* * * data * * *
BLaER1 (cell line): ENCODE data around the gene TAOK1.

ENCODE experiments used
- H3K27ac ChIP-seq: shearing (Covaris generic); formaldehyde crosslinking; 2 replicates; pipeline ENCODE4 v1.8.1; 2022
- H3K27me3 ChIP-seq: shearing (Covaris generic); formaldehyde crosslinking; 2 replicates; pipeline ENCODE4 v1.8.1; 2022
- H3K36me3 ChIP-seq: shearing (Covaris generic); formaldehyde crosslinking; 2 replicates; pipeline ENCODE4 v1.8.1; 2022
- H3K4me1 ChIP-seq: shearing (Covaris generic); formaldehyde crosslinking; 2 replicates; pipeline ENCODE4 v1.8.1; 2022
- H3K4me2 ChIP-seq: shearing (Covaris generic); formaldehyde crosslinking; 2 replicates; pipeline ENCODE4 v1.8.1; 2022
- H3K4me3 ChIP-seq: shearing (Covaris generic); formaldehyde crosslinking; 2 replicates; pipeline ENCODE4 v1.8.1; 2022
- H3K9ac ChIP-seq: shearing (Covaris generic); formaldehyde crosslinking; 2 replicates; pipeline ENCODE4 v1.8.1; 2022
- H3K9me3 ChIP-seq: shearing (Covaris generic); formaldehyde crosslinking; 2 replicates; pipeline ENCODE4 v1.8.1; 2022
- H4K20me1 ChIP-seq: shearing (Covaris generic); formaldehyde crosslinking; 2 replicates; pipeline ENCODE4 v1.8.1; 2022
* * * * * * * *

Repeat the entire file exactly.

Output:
BLaER1 (cell line): ENCODE data around the gene TAOK1.

ENCODE experiments used
- H3K27ac ChIP-seq: shearing (Covaris generic); formaldehyde crosslinking; 2 replicates; pipeline ENCODE4 v1.8.1; 2022
- H3K27me3 ChIP-seq: shearing (Covaris generic); formaldehyde crosslinking; 2 replicates; pipeline ENCODE4 v1.8.1; 2022
- H3K36me3 ChIP-seq: shearing (Covaris generic); formaldehyde crosslinking; 2 replicates; pipeline ENCODE4 v1.8.1; 2022
- H3K4me1 ChIP-seq: shearing (Covaris generic); formaldehyde crosslinking; 2 replicates; pipeline ENCODE4 v1.8.1; 2022
- H3K4me2 ChIP-seq: shearing (Covaris generic); formaldehyde crosslinking; 2 replicates; pipeline ENCODE4 v1.8.1; 2022
- H3K4me3 ChIP-seq: shearing (Covaris generic); formaldehyde crosslinking; 2 replicates; pipeline ENCODE4 v1.8.1; 2022
- H3K9ac ChIP-seq: shearing (Covaris generic); formaldehyde crosslinking; 2 replicates; pipeline ENCODE4 v1.8.1; 2022
- H3K9me3 ChIP-seq: shearing (Covaris generic); formaldehyde crosslinking; 2 replicates; pipeline ENCODE4 v1.8.1; 2022
- H4K20me1 ChIP-seq: shearing (Covaris generic); formaldehyde crosslinking; 2 replicates; pipeline ENCODE4 v1.8.1; 2022